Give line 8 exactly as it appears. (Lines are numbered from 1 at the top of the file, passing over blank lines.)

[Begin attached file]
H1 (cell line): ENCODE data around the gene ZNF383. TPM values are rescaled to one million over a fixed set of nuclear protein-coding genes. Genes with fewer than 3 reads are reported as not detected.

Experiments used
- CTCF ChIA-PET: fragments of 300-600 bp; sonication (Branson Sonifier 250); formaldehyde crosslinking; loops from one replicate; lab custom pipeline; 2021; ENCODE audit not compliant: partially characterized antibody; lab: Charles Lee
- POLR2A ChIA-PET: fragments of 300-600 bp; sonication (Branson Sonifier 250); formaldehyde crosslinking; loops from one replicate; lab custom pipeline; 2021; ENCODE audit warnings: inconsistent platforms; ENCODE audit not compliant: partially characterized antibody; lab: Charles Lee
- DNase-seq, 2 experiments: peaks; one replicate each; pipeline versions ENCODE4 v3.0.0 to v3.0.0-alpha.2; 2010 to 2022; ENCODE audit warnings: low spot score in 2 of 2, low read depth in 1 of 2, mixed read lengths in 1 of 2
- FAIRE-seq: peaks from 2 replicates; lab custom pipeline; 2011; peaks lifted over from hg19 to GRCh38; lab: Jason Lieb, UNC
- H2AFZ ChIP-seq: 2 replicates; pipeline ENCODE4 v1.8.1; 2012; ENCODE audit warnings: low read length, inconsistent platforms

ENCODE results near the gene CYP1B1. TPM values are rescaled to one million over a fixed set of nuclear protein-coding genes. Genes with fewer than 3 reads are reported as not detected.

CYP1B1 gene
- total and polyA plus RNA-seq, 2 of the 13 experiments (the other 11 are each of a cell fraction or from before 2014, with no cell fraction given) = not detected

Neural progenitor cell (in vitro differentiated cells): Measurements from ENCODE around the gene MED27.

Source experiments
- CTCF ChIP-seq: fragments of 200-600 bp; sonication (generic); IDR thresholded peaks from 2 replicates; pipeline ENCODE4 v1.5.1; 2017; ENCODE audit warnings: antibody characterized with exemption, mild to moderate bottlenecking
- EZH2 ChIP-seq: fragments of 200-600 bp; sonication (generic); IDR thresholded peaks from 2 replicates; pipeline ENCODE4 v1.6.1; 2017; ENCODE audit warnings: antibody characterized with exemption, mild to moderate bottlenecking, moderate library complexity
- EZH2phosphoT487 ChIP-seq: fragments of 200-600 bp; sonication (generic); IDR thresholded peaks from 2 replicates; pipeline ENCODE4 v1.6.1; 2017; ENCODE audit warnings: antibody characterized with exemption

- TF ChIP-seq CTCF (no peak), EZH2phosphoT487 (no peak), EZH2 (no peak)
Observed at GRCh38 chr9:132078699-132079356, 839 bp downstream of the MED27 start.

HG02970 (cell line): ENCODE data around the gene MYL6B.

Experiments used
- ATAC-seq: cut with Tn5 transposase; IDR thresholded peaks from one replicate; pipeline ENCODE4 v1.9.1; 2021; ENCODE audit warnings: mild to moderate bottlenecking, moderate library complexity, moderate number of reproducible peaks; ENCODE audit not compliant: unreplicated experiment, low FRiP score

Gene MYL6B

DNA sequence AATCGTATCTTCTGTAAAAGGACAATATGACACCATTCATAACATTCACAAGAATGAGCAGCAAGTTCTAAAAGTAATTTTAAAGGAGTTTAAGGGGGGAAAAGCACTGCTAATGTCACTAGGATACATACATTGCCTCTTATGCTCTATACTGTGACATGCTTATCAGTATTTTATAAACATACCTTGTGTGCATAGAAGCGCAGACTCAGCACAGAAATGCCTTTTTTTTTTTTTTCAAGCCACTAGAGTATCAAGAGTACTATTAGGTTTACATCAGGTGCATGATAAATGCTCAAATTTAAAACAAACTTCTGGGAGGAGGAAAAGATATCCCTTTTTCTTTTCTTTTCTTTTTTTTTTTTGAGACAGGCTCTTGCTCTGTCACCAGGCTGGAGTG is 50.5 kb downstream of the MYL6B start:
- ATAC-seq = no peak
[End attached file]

ENCODE results near the gene CYP1B1. TPM values are rescaled to one million over a fixed set of nuclear protein-coding genes. Genes with fewer than 3 reads are reported as not detected.